Reframing Vaccine Diplomacy amid Strategic Competition: Lessons from COVID-19
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COVID-19 challenged international health cooperation, leading to increased international rivalry and growing nationalism. The lack of COVID-19 vaccine cooperation can be partially explained by growing national security concerns, as well as by a number of strategic actors and increased “mediatization,” “politicization,” and “financialization” of the global policy response to COVID-19. These issues were heightened by logistical problems and the vaccine manufacturing process generally.
Addressing continuity and change in different actors’ global health policies over time, this panel will try to explore new strategies for vaccine diplomacy while sharing the perspective of less represented voices in health diplomacy. What lessons can be learned from the competitive nature of COVID-19 vaccine diplomacy to better understand the power and struggle of competition in the global health domain? What hidden layers of great power competition, diplomacy, philanthropy, and regional and national dynamics were revealed? How should new multilateral and bilateral phenomena of vaccine cooperation inform the global health policy making and international relations?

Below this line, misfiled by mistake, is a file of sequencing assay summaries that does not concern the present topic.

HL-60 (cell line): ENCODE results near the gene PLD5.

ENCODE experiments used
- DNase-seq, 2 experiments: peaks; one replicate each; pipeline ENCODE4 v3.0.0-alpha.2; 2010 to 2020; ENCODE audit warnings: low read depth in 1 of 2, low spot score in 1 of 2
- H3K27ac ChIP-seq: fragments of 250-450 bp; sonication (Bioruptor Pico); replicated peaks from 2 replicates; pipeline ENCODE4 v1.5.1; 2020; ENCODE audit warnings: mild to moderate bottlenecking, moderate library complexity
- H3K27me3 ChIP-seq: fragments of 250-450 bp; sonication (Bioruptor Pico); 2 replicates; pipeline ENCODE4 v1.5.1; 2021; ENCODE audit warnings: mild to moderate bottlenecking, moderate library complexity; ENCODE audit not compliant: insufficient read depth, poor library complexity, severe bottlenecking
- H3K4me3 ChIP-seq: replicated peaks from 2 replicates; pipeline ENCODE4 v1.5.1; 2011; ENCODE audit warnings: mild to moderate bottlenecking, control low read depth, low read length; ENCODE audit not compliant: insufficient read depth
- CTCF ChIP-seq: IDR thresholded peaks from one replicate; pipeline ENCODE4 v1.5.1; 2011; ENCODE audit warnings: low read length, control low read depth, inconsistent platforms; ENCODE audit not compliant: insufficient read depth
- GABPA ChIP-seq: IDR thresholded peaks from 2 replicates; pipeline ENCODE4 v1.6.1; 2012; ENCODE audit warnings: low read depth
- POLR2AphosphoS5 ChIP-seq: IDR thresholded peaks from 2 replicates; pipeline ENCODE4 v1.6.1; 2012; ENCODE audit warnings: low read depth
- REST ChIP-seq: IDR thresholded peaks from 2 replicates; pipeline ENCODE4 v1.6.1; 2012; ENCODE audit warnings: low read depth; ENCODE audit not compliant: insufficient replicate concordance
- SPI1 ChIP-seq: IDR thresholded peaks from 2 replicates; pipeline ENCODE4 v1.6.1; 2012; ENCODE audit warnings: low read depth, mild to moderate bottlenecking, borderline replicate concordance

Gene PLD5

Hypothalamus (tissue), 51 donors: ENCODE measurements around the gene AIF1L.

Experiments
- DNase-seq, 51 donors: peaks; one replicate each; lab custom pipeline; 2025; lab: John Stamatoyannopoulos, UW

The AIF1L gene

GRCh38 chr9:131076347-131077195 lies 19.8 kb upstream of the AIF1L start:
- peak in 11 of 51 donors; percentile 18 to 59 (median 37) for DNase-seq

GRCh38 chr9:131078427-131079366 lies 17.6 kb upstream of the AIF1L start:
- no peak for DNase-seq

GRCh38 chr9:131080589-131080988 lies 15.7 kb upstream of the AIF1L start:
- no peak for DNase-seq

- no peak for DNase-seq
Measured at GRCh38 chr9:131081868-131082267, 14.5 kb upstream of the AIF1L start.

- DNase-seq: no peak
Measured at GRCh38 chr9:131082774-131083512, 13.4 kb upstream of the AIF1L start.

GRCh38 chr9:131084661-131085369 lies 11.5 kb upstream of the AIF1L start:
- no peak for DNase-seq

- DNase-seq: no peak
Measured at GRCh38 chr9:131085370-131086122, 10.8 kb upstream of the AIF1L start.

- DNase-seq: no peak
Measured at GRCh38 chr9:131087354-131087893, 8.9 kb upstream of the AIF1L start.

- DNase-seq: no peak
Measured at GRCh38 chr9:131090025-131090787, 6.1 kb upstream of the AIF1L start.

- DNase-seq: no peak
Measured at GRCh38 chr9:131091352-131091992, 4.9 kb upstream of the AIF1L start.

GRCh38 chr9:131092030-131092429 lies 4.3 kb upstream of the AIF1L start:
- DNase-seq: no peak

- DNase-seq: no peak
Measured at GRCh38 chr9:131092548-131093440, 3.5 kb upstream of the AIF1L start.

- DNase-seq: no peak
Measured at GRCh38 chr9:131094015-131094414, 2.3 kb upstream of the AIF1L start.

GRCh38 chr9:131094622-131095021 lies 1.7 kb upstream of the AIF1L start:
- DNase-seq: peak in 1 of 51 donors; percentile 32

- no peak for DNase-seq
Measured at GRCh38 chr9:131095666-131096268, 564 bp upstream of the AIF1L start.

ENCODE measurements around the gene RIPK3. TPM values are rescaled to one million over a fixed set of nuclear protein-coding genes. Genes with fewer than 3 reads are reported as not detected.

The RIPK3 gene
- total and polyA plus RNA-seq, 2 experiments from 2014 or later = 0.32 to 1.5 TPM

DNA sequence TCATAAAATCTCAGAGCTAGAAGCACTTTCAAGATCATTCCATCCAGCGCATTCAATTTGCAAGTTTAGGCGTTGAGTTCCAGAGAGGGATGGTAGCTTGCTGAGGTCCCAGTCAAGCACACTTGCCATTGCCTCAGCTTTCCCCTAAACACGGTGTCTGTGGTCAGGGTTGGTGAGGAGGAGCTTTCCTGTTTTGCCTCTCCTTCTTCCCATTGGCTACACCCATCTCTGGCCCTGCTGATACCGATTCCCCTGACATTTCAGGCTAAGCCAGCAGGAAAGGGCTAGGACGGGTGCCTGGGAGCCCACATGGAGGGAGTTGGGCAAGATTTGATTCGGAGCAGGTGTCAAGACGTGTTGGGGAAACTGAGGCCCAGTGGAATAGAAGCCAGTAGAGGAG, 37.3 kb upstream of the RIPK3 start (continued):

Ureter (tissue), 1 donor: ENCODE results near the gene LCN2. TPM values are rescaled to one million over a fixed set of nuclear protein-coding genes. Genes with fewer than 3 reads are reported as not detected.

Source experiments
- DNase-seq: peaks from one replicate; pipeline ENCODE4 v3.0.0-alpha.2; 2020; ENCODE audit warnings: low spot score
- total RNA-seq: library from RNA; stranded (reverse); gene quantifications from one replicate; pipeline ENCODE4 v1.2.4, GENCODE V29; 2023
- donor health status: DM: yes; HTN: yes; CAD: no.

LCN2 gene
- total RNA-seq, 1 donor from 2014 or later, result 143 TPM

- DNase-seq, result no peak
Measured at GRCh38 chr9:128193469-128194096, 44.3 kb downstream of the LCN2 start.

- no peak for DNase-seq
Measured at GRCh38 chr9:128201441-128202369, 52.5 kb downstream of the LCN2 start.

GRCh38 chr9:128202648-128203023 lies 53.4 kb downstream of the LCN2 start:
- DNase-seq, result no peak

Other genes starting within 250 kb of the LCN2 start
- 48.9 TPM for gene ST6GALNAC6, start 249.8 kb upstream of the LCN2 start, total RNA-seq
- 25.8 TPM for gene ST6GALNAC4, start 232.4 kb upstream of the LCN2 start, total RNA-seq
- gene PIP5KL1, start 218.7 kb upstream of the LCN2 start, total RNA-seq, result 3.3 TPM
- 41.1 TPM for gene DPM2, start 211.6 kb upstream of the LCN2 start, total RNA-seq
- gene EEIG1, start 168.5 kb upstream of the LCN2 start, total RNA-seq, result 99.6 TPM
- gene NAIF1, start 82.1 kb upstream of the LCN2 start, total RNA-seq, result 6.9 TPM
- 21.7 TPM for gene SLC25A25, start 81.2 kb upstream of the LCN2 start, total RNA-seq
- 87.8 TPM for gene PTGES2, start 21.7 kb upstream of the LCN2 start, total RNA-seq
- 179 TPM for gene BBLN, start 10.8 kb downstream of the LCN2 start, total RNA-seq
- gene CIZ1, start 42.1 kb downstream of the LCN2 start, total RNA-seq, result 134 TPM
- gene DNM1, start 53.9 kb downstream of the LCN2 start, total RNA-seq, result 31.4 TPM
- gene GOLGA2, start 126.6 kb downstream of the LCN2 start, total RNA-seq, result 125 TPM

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Professor, Privolzhsky Research Medical University
Donna A. Patterson
Professor, Department of History, Political Science, and Philosophy, Delaware State University
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